Subsequent clinical studies that have been performed during the antibiotic era have indicated that the timing of surgical débridement of open fractures may not play as critical a role in the prevention of acute infection4,7-14. Merritt, in a study of seventy patients with open fractures, concluded that “the time between injury and treatment in the emergency room was not correlated with infection rate, nor was the time between treatment in the emergency room and débridement in the operating room correlated with infection rate”.14 An interesting finding of that study was that there was little correlation between the bacterial counts in the first piece of tissue taken at the time of débridement and the development of infection, whereas there was a significant correlation between the bacterial count in the last piece of tissue taken at the time of débridement and the development of infection. Bednar and Parikh examined eighty-two open fractures of the lower extremity that had been caused by blunt trauma in adults, of which 76% (sixty-two) were débrided seven to twenty-four hours after the injury11. The overall rate of infection was 5% (four of eighty-two), with no increase in the rate of infection being observed in association with fractures that had been treated with delayed surgery.

We are aware of two previous reports on this subject that have been limited to children. Kreder and Armstrong, in a review of fifty open tibial fractures in children, reported that a delay in surgical treatment of seven hours or more was associated with an infection rate of 25% (two of eight) whereas a delay of six hours or less was associated with an infection rate of 12% (five of forty-two)10. Clearly, these numbers are too small to be meaningful as one fewer infection in the group that was treated after a delay of seven hours or more would have made the infection rates nearly equal. Wilkins and Patzakis, in a retrospective study of 104 children with open fractures that had been treated at a single institution, reported that the infection rate was 3% (one of forty) for fractures that had been treated within six hours after the injury and 2% (one of sixty-four) for those that had been treated at least seven hours after the injury8. This difference was not significant (p = 0.77).

Clinical studies have demonstrated that the timing of antibiotic administration influences the risk of infection. Patzakis and Wilkins, in a review of 1025 open fractures, reported that the infection rate was 4.7% (seventeen of 364) when antibiotics had been started within three hours after the injury and 7.4% (forty-nine of 661) when antibiotics had been started four hours or more after the injury5. They concluded that “the single most important factor in reducing the infection rate was the early administration of antibiotics.”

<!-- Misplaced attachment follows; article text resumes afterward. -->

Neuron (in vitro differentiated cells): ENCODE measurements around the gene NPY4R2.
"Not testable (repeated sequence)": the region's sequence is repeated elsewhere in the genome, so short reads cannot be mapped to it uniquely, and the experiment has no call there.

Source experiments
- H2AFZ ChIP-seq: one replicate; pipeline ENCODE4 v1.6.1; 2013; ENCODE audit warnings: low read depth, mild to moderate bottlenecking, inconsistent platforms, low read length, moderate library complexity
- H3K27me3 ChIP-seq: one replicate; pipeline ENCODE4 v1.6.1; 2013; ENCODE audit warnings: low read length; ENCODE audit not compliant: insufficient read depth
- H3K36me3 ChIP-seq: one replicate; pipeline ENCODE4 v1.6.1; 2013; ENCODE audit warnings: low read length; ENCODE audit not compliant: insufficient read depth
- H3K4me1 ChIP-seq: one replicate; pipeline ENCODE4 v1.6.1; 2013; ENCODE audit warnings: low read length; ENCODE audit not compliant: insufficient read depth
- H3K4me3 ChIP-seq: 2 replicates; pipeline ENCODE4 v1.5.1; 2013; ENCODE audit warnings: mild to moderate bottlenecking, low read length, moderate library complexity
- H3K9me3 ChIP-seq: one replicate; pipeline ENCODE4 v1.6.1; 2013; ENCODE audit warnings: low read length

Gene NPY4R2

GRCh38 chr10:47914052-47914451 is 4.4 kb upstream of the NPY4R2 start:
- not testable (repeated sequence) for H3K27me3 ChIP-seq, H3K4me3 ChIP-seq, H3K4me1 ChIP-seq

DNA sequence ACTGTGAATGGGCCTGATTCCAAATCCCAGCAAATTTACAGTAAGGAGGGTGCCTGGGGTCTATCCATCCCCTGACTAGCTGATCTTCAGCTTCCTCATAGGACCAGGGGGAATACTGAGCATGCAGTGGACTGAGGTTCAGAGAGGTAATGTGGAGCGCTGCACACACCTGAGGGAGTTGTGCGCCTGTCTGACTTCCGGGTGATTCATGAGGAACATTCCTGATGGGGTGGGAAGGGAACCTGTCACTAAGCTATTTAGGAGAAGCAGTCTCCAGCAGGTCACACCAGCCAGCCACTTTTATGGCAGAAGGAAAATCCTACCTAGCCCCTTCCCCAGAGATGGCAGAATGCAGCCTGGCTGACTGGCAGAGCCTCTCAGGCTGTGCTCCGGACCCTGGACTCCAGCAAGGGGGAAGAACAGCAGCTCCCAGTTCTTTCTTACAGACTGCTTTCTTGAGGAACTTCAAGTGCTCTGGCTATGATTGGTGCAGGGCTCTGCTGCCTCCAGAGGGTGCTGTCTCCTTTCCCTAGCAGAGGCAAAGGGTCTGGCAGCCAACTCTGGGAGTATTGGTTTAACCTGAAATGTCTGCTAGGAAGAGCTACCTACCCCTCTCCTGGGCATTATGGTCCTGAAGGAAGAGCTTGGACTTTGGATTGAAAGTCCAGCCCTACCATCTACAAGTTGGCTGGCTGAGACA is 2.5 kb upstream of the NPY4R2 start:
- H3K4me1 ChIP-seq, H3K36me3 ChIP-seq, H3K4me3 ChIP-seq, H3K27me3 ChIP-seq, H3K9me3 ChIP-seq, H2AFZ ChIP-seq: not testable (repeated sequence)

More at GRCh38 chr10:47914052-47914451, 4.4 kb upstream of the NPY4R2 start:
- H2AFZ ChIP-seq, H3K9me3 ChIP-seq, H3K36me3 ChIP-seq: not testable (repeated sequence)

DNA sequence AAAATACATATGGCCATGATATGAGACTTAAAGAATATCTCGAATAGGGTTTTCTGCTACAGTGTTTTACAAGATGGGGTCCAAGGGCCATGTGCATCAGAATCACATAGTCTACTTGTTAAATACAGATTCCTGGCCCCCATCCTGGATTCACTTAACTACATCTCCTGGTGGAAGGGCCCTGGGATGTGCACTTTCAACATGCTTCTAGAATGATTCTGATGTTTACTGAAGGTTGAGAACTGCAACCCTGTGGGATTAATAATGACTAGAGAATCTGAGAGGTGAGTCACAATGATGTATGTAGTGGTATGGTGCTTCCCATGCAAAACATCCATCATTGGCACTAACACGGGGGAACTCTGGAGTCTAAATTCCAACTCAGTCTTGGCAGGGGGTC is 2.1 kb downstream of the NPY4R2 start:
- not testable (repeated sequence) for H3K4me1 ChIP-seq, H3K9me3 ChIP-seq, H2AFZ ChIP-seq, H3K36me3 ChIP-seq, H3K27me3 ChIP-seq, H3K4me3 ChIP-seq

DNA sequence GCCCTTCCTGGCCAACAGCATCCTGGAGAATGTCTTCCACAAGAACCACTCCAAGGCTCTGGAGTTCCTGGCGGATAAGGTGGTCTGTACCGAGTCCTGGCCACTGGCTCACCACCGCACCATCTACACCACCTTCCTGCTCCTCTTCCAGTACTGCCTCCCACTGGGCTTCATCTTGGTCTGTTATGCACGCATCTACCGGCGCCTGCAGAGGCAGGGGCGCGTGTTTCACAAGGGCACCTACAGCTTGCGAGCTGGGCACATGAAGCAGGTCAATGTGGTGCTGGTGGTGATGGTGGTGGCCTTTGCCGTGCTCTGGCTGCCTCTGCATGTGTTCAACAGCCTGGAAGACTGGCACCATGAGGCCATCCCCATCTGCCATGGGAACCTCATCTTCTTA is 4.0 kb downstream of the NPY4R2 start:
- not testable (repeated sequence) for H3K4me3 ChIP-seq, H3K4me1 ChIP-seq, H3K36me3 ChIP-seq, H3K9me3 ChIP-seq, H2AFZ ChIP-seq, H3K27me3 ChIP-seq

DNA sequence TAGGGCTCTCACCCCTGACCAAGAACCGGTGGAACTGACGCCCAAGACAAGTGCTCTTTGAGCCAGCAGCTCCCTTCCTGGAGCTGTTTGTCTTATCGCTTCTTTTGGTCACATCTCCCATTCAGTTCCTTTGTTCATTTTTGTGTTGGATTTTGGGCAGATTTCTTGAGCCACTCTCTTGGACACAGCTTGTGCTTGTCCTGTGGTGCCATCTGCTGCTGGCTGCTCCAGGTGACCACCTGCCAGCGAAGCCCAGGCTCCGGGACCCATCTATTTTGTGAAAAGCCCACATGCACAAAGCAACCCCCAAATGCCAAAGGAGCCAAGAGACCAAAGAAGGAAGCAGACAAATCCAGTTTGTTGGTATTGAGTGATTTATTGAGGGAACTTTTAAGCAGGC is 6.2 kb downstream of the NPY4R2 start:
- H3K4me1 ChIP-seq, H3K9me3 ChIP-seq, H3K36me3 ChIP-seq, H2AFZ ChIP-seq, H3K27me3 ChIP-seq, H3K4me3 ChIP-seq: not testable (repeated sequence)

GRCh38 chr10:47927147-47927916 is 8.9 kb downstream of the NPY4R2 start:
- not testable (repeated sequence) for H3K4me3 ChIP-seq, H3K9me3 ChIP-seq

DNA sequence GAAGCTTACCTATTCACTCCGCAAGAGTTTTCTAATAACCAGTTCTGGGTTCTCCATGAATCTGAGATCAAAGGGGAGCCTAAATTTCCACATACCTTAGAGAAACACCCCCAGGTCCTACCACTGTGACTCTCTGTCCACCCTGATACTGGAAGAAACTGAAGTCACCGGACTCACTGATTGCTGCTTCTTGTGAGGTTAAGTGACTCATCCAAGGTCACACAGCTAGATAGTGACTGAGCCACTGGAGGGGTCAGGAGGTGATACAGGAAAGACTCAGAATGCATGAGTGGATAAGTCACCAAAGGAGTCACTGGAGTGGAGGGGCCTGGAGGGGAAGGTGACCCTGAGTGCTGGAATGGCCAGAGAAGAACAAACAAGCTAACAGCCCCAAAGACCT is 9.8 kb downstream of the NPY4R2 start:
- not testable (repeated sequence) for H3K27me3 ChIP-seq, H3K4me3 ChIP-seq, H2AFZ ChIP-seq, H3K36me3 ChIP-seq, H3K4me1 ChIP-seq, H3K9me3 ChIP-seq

The limitations of the present study are inherent to the retrospective study design. Surgical delay is common at tertiary referral centers because of the transfer of patients from other medical facilities. A prospective, randomized trial involving surgical delay in the care of children with open fractures would be unethical and impractical. The present study is not of sufficient size for us to conclude that there is no difference in the infection rates between fractures that are treated within six hours after the injury and those that are treated seven hours or more after the injury. Similarly, because of the limited numbers of patients in the present study, no factors other than time, infection, and Gustilo and Anderson classification were evaluated. Numerous other factors of interest, such as the type of fixation, the method of wound closure, and the type of antibiotics, to name a few, could not be evaluated in the present study because of its limited size.

We would like to state clearly that the present study only evaluated the effect of surgical delay on the rate of infection following open fractures, which is one of many factors that may be influenced by the timing of surgery. Open fractures may require emergent surgical treatment for reasons other than the prevention of infection, such as the preservation of soft-tissue viability or vascular status. The findings of the present study suggest that, in children who receive early antibiotic therapy following an open fracture, surgical débridement within six hours after the injury offers little benefit over débridement within twenty-four hours after the injury with regard to the prevention of acute infection. ▪

The authors did not receive grants or outside funding in support of their research or preparation of this manuscript. They did not receive payments or other benefits or a commitment or agreement to provide such benefits from a commercial entity. No commercial entity paid or directed, or agreed to pay or direct, any benefits to any research fund, foundation, educational institution, or other charitable or nonprofit organization with which the authors are affiliated or associated.

Investigation performed at Childrens Hospital Los Angeles, Los Angeles, California